Difference between Amaryllis and Hippeastrum lilies

There is often confusion when it comes to these two names to the extent that most of the large flowered hybrids that are seen in East Africa are erroneously called Amaryllis while they are, in fact, Hippeastrums.

Although similar to Hippeastrum, the true Amaryllis is a bulb from South Africa with only one species in this genus, Amaryllis belladonna. This has pure pink trumpet-shaped flowers and is quite unusual in East Africa as it needs a cool climate above 2,000 metres in altitude with a three-month complete dry rest after the strap-shaped leaves turn yellow and dry off.

After the three months rest, watering is resumed when the scented flowers will appear. When the flowers die away, the leaves will appear. This is usually treated as a garden plant and the dry period for this bulb is best left to the seasonally dry period of January through to the end of March.

75 species

Hippeastrums are from Central and South America with 75 species in the genus. Like the Amaryllis, they have strap-shaped leaves and large trumpet-shaped flowers but they come in many colours.

Over many decades, plant breeders have produced lots of hybrids with large blooms in varying shades of red, pink, orange and white often with striping, all of which are very attractive.

Hippeastrum are easily grown and are best in either full sun or dappled shade, either as a potted plant or in the garden border. They need to be planted in well-draining soil with 5 cm of the bulb showing above the soil level.

If necessary, add pumice or sharp sand to the soil to improve the drainage. When planting the bulb, add a little compost and bone meal to the mix which will enhance their growth.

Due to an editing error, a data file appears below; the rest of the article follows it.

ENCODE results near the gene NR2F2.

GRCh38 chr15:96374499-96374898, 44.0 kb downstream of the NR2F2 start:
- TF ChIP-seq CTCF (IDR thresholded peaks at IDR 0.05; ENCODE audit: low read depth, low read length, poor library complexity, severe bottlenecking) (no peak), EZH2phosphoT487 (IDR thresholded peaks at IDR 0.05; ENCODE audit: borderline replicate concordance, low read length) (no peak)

For the best flower display, it is important to rest the plants between flowerings. This can be done naturally by simply following the seasons here in East Africa. During the dry weather, all that will be seen is the top of the bulb.

The next flush of flower stems and of leaves will appear after the first rains. To achieve this when using them as garden plants, plant in the dry season so that the bulb comes to life during the rainy season.

Once the rainy season ends, allow the leaves to die away so the bulb can rest and wait for the next rainy season. The plants will continue to grow if kept continually watered but the flower display will not be so impressive and the bulbs will become exhausted more quickly.


If using as a potted plant, select a large pot, at least 25 cm in diameter, since this is a large plant when in full leaf and flower. If using an even larger pot, 2 or 3 bulbs could be planted together.

If you are using the Hippeastrum as a potted plant, it is easier to control the drying off period by merely moving the pot from direct sun to under a cover so that it cannot be affected by rain. As a potted plant, it is easy to reduce watering and let the leaves wither away after flowering.

Hippeastrum can be grown from coast level to about 1,800 metres but remember that above this level, where there is usually more rain and less dry periods, the plants do not perform so well.

During the flowering season, the display will be improved by a weekly watering with a liquid feed.